At any given time any number of the roles (with their responsibilities) will be concentrated on available leadership staff. For example, if there are only two people on the leadership team all duties are split between them according to interest, capability, and urgency.
At a minimum, the group must know where the money is, run a regular meetup, and maintain a website.
Roles can be split and merged at any time at the discretion of leadership to suit the needs of the group and leadership. For example, if a member of leadership needs to take a leave of absence, their role and duties can freely be merged back onto the still active leadership members.
Only the role of captain is exclusive. All other roles can be duplicated among staff, for example splitting the Storyteller role between two people based on availability or preference for tasks.
- Brigade Captain
- Provide general support to all roles, teams, and members i.e. be there for people
- Track and check group output at high level with respect to mission and vision
- Hold leadership roles accountable via consistent, collaborative follow up on projects/responsibilities
- Apply structure of Meeting Agenda to meetup, keeps time
- Maintain 10k foot view of group’s project workload, checks in on teams (“need anything?”)
- Community Outreach and Diversity Chair
- Seek opportunities to engage with diverse communities in Nashville
- Facilitate a pipeline of partners for Code For Nashville
- Cultivate relationships with non profits and governmental agencies
- Organize networking, community, outreach, tech events within the group and between the group and others
- Delivery Lead
- Maintain active knowledge (3k foot view) of all projects being worked on in local Brigade
- Connect volunteers to available project work
- Recognize and uplift project leadership
- Work directly with project leadership and team to plan new projects, strategize about existing projects
- Funnel relevant CfA Fellowship and Brigades apps to Brigade members for redeployment opportunities
- Handle cashflow, bank account, credit cards, list of paid and free service accounts in use by the group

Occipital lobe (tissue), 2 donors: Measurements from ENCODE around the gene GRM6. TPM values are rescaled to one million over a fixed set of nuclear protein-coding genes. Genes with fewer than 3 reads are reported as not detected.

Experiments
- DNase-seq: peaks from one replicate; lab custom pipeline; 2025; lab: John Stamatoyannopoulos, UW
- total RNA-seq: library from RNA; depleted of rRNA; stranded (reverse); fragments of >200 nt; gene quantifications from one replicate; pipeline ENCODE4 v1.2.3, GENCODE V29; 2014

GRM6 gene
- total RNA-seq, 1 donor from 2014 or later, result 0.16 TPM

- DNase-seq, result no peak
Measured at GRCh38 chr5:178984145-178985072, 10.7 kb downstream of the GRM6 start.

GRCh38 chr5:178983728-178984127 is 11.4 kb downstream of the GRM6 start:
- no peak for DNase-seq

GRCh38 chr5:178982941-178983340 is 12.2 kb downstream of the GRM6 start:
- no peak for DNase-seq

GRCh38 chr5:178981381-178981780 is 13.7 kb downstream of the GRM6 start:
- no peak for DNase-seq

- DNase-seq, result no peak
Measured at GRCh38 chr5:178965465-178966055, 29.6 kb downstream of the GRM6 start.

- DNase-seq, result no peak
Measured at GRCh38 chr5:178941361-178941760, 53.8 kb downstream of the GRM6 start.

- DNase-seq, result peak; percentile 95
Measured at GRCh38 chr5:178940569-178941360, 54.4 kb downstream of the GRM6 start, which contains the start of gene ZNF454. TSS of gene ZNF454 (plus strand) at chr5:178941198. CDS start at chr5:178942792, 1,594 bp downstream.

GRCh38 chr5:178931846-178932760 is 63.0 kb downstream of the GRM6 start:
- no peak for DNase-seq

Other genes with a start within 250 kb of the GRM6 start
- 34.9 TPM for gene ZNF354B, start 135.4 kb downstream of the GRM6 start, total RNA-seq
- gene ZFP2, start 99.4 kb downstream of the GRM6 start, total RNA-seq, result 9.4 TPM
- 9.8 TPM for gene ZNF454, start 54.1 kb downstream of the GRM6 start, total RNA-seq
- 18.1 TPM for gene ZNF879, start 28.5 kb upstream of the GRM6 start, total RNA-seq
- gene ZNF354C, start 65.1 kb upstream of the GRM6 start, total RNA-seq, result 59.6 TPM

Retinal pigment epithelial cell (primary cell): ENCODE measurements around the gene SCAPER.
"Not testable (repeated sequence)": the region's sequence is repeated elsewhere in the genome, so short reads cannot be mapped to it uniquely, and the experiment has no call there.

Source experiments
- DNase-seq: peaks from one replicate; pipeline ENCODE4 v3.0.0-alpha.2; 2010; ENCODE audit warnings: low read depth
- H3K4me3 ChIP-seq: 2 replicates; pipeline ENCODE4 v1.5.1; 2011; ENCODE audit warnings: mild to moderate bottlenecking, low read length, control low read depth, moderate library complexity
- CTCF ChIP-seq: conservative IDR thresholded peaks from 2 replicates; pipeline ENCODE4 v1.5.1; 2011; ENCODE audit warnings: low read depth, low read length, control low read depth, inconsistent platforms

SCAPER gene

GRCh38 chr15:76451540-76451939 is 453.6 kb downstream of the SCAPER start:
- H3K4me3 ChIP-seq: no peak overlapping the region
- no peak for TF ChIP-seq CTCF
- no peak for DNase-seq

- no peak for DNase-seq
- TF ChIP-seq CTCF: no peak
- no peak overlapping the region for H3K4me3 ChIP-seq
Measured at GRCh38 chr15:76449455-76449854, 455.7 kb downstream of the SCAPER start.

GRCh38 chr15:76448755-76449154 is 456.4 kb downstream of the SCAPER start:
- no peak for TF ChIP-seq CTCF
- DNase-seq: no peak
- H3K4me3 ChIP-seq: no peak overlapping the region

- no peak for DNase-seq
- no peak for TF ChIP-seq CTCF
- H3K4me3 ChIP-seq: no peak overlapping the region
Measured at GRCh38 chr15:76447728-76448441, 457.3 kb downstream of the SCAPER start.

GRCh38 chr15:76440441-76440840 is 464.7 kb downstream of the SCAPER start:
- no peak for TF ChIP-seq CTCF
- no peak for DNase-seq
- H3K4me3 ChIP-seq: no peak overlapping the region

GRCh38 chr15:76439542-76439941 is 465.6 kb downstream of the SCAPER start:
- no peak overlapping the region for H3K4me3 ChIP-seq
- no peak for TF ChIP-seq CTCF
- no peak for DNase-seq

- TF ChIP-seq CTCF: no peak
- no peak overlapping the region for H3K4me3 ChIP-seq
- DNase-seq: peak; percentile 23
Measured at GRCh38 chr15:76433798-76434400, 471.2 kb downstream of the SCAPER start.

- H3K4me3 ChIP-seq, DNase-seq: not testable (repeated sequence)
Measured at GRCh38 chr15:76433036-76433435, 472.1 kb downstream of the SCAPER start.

- Plan and track event budgets, project budgets
- Organize and distribute resources to participants
- Coordinate elections
- Grow the group’s social media presence via blogging, podcasting, interviews, etc
- Curate and publish a semi-annual newsletter to membership
- Connect interested journalists/media entities to the group
- Communicate and coordinate with other CfA brigades
Terms For existing leadership, 9 month tenure culminating in advertised “train new people into leadership” period. “You wanna do my job? Let me show you the basics - here’s some tasks”.
For captainship, 18 months.
Election Process In either case, assess interest from group. If there exists mutual interest for a given role among parties (two or more), do:
- Announce at meeting
- Nominations at the following meeting
- Elections at following meeting
Voting is anonymous, done in person, and based on a simple majority.
Much of the work defined above under various roles should initially be allocated as tasking to individual members. For example, a Publicity task could be defined like “spend time weekly for the two months leading up to event E generating tweets and Facebook posts about it using these templates.” This provides for several benefits:
- Easy tracking
- Clear definition of expected output
- Ability to distribute work more simply among members
That is the first level of engagement with a potential leader. Continue to engage this person with tasking as they demonstrate various qualities:
- Proactive interest in doing the same and/or more of it
- Quality output without much supervision
- Proactive communication about ongoing effort
- Addition of skill/expertise/willingness to take ownership around the associated skills/output
At the discretion of existing leadership, offer to grant this volunteer a dossier of work related to the role. Rather than specific tasks, offer the volunteer the set of high level goals that pertain to the role or roles they have been contributing to. An appropriate candidate will likely have already generated a certain amount of documentation, tasking, and other strategic information. Meet with the volunteer to collaboratively review any such info and work with them to ensure that the core goals of the organization are represented in their docs.